Interview with director Rahul Menon

SHORT BIO OF THE DIRECTOR: Born and raised in New Delhi, India, and currently residing in Illinois, USA (2018), Rahul Menon is an Director, Screenwriter, and an occasional actor. He is a Computer Science Engineer, who prior to entering film industry worked as a Software Analyst for Accenture, and then ventured into the world of advertising and marketing, where he worked as a Copy Supervisor, before making his official foray into films as a writer and assistant director with ‘Evening News’ in 2018. He’s currently working, and doing his graduate studies in Film-making and Media Management from Southern Illinois University Edwardsville.

  • Was there a particular event or time that you recognized that filmmaking is your way of telling stories?

I would have to say, 2nd year of my engineering undergrad is when I truly fell in love with movies. Even when I was slogging through those computer science textbooks, it was the love for movies that kept me going. Another event that triggered the filmmaker in me or should I say, increased my love for filmmaking exponentially, was watching Christopher Nolan film ‘The Dark Knight Rises’ in India. Being a true fanboy, my buddy and me, we stood and watched him work for 14 glorious hours continuously, and that truly was an unbelievable experience.

  • Do you think it is essential to go to a film institute in order to become a successful filmmaker?

Not really, but I do feel that a film school or institute helps you get that network that is really required in this field. More importantly, it gets you access to all kinds of equipment and actors. But the most important part of filmmaking is having a vision and telling a story, which to be honest, no school or professor can teach you.

  • Is it harder to get started or to keep going? What was the particular thing that you had to conquer to do either?

It most definitely is harder to get started. Everyone has their own struggles and problems to overcome, mine was quitting a well-paying job and career, convincing my parents that I want to do something totally different, and then trying to figure out, how to break into this weird and wide industry.

  • What was the most important lesson you had to learn that has had a positive effect on your film? How did that lesson happen?

Never give up. Get that scene that you really want. Have a crew that you have faith in, and has faith in you, and your vision. And if you are a filmmaker like me who’s also a writer, director and an editor, then ALWAYS REMEMBER, you are going to have 3 very different films by the end of these 3 stages. I love to edit, so I’ll keep editing the project till the very end, trying to hit that sweet spot of perfection, but you have to realize, there comes a time when you have to understand what’s achievable and let go off your project.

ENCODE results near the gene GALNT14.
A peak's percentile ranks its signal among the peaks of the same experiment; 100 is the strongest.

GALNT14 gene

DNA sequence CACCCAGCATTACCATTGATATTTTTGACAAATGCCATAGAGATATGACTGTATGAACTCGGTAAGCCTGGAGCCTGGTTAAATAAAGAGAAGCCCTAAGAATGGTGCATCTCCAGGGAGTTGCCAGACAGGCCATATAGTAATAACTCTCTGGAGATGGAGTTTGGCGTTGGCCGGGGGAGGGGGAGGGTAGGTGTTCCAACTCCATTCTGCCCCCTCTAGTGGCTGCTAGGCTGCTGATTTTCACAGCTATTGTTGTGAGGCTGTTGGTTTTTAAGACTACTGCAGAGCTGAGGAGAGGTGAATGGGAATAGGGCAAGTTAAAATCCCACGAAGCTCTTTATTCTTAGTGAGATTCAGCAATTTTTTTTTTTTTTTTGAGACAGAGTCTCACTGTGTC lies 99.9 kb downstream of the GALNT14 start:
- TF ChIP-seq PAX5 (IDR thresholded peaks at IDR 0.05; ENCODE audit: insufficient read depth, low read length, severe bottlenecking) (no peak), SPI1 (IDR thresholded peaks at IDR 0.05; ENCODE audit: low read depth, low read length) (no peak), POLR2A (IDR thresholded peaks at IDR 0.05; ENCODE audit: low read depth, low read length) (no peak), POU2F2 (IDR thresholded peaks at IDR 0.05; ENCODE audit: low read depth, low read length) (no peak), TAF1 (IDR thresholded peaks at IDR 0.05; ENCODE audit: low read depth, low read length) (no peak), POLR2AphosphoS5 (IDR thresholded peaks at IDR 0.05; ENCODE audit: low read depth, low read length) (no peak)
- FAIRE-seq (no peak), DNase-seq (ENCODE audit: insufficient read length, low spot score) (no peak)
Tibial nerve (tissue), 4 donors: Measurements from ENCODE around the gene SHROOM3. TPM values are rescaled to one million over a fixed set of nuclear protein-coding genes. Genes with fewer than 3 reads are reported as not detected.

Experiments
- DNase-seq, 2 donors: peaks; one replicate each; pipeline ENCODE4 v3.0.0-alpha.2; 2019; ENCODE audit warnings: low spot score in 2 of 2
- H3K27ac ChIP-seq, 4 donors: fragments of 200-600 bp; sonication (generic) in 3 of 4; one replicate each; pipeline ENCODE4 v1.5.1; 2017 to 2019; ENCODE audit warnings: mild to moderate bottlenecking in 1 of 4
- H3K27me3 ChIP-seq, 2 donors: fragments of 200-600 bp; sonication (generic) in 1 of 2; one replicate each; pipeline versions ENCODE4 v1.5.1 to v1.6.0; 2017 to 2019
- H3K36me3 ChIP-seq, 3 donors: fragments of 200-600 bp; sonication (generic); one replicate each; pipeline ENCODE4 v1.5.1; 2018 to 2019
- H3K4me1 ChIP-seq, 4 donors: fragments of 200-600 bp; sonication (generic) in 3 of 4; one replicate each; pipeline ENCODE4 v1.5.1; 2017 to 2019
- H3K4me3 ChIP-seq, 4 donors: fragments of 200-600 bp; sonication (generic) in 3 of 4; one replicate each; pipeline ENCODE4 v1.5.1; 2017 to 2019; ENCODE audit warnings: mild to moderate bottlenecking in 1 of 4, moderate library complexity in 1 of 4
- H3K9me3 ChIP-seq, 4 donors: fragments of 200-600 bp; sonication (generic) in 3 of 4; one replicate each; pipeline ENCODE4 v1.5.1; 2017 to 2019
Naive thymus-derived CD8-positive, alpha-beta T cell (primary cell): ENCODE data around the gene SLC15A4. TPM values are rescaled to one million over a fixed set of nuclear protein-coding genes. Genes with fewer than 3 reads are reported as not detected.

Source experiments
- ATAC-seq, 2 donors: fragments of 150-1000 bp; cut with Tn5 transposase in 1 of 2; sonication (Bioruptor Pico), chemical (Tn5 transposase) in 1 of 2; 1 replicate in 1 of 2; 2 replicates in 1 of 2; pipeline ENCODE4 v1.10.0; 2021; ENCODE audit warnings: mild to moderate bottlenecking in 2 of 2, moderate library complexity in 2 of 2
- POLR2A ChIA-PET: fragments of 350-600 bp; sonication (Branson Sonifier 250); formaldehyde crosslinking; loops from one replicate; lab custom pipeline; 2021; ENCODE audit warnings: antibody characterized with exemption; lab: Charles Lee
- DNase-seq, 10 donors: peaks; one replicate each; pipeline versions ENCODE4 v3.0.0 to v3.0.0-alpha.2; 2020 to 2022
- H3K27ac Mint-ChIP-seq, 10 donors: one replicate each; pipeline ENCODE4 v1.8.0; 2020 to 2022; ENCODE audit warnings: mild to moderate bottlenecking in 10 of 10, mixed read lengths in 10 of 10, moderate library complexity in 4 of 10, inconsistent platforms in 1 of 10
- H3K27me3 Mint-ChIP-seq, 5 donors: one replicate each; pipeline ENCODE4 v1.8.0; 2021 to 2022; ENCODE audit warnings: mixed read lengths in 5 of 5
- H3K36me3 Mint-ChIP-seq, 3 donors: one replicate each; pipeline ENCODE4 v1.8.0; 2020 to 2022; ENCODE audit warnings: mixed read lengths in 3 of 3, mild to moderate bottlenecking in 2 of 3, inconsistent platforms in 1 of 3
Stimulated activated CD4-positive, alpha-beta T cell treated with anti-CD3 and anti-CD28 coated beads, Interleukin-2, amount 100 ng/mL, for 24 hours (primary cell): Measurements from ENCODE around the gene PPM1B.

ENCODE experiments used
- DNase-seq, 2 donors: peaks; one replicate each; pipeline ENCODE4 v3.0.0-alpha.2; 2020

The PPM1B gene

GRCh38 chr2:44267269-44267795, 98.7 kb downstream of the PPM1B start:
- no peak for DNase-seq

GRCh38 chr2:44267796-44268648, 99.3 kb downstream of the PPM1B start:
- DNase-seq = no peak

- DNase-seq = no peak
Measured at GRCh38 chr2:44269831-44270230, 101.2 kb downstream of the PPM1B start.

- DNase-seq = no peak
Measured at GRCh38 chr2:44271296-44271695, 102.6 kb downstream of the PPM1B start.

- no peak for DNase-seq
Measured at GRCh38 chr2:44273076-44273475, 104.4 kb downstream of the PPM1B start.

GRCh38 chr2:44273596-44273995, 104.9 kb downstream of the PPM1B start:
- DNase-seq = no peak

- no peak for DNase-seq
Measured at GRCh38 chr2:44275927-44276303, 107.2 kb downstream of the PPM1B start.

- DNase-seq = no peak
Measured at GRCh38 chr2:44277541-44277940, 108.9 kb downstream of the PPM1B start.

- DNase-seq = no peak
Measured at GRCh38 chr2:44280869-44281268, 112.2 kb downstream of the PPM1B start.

• What were the production realities from casting through editing that you had to accommodate? How did you navigate those compromises or surprises and still end up with a cohesive film?

Having wrote and shot this film in 2 hours, we honestly didn’t have a script, what we had were pointers. Almost like boxes we knew we had to check-off. There were few things that I wanted, but also knew I wouldn’t be able to pull off because of time constraints. So you have to make do with what you got. Finally, the entire thing came about once I sat in for the editing. That’s when I could truly see the project come alive.

  • What was the hardest artistic choice you made in the making of a film, at any stage in production?

The best choice were the actors, the hardest was solving some of the audio gaffes we had done while filming. I’m not a big fan of ADR, but due to the audio issue I mentioned, we had to re-do some parts of the audio.

  • You are a collaborator. How have you discovered members of your team and how do you keep the relationship with them strong?

Not just on this project, but in general, there definitely are some collaborators I’ve stumbled upon with whom I would love to work for a long time. At times we do have our issues, which we get through, because at the end of the day, we love doing what we are doing. We love movies, and making movies.

  • What do audiences want? And is it the filmmaker’s role to worry about that?

Oh my! This just triggered back the entire Scorsese – Marvel issue for me. Seems like everyday somebody is chiming in on it, guess it’s my turn now. How do we figure out what the audience wants? Because if we start looking at the financial aspects of things, then that means the world just wants lots and lots of Superhero movies. So as a filmmaker, if that’s what you think the audience wants, then go ahead and make those amazing superhero movies. But then, if you are a filmmaker who’s not worried about awards or quarterly returns, then just go ahead, make the movie that you want to see.

  • What role have film festivals played in your life so far? Why are they necessary? How do you get the most out of them?

I feel Film Festivals play a very important role, because like I said, it acts as a perfect avenue for you, the filmmaker, and pretty much other crew members to network with other up and coming filmmakers, and most importantly, see what others are making from different parts of the world. Also, an executive from A24 might just stumble upon your project, and end up hiring you.

  • Do you believe that a filmmaker should be original and fresh or he/she should stick to classic but safe cinema style?

I strongly believe a filmmaker should try to be as original and fresh with their content. No matter how many homages he or she intends to make through their movies, what pre/well-defined genre they are going into, there are always way to turn something around and make something fresh.